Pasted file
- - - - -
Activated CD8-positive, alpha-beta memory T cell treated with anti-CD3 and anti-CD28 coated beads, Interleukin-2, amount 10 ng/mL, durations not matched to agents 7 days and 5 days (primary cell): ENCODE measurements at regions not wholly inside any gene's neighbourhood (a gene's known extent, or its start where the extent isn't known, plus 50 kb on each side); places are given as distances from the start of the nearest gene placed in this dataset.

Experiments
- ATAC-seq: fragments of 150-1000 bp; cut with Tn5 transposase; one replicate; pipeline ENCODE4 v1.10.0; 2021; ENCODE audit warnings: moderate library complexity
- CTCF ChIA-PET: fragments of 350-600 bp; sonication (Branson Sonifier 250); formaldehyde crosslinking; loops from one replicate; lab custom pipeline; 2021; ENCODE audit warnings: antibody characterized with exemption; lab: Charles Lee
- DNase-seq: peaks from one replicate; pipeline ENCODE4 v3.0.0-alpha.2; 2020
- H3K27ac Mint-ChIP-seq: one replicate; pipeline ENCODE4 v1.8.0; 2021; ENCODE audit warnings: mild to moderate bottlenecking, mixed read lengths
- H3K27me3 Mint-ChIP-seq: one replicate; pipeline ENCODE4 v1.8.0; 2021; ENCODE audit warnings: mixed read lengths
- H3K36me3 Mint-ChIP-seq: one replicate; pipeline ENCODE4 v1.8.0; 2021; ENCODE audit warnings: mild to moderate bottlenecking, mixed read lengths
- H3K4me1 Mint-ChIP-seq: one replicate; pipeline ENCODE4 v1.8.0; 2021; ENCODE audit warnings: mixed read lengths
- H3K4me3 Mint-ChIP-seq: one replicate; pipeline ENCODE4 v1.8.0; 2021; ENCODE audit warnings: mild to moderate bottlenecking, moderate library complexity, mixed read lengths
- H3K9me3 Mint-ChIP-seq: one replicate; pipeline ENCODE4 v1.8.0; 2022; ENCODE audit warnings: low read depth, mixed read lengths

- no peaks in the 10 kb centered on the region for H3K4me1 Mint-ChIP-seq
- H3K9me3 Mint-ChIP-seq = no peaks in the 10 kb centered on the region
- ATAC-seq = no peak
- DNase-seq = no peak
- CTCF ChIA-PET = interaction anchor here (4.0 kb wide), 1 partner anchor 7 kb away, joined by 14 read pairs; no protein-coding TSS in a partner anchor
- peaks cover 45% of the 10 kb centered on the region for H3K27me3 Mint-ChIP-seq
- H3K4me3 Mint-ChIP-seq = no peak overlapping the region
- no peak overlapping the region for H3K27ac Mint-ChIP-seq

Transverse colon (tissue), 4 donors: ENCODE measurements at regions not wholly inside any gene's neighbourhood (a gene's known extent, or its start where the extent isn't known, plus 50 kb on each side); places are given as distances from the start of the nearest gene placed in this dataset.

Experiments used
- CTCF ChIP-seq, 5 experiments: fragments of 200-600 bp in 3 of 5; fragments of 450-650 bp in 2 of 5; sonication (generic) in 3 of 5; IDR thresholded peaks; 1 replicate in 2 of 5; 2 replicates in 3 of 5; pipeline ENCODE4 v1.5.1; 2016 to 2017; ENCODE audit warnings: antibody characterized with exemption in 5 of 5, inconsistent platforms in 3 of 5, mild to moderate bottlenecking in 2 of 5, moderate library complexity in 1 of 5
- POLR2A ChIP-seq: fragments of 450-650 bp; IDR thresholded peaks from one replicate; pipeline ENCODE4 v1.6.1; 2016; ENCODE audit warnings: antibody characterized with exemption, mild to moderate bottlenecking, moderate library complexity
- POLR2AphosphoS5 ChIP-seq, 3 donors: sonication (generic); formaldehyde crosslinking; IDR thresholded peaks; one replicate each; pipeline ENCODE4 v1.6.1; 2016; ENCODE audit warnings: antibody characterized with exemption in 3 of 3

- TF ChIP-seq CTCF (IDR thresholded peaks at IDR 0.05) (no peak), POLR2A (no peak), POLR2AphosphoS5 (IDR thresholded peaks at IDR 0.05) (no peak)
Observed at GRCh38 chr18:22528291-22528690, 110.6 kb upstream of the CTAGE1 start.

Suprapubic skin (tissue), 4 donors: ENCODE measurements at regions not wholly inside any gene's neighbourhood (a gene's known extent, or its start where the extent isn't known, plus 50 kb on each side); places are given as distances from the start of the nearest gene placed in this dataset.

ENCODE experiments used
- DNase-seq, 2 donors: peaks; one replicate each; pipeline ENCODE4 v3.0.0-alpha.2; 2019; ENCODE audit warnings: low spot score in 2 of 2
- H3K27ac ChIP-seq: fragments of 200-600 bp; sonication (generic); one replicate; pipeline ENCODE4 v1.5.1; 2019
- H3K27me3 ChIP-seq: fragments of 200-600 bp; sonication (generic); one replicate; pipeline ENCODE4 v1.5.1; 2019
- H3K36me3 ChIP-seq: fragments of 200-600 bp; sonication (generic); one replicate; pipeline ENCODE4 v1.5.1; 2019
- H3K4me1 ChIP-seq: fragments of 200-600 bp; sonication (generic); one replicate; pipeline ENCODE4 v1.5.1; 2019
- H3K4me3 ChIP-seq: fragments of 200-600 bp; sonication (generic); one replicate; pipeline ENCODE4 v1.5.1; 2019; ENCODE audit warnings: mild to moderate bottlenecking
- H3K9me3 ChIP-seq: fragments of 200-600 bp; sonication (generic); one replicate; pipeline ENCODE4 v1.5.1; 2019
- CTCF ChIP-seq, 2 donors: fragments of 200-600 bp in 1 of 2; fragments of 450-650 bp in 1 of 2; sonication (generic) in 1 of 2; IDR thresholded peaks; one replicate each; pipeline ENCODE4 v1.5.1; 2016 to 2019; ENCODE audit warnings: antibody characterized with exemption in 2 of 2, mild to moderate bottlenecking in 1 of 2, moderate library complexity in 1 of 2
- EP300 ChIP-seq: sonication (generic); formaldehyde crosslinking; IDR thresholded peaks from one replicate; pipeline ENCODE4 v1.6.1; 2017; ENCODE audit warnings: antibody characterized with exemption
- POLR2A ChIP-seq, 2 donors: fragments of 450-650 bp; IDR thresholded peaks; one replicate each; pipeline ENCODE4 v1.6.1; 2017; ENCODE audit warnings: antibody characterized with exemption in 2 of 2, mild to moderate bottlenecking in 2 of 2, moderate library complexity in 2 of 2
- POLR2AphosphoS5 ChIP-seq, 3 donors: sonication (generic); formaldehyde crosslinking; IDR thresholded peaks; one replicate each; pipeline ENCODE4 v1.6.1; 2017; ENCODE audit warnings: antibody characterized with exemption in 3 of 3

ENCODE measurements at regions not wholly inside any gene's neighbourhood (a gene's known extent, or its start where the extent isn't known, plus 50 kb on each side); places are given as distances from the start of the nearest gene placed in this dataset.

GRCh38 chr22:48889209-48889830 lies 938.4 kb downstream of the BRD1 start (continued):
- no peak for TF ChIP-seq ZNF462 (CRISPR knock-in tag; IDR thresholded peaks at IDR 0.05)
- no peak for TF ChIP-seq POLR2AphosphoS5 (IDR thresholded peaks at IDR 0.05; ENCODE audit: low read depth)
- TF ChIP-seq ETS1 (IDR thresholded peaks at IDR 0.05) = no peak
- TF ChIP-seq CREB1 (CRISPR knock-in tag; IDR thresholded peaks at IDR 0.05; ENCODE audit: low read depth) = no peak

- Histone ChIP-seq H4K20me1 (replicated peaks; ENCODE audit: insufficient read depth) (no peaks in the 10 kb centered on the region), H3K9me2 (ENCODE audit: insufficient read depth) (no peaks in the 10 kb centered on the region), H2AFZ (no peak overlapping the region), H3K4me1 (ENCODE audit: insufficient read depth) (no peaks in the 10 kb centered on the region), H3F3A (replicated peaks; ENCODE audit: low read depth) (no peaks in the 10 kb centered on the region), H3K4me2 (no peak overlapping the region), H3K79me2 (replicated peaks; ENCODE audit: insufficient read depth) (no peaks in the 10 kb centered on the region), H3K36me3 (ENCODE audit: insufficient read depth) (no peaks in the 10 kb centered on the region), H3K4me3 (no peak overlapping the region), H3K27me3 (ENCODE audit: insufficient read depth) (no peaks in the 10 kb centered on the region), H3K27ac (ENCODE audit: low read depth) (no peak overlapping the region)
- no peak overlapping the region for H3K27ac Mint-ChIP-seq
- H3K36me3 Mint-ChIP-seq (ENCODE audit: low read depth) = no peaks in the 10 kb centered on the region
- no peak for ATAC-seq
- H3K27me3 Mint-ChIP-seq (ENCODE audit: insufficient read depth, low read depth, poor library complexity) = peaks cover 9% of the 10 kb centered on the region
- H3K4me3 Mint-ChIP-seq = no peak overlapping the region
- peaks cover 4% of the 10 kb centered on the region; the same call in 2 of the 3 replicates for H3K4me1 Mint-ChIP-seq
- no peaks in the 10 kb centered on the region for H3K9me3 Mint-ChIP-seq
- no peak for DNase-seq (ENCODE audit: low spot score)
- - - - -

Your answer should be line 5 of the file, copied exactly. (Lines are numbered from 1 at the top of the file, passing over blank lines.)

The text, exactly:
- DNase-seq: peaks from one replicate; pipeline ENCODE4 v3.0.0-alpha.2; 2020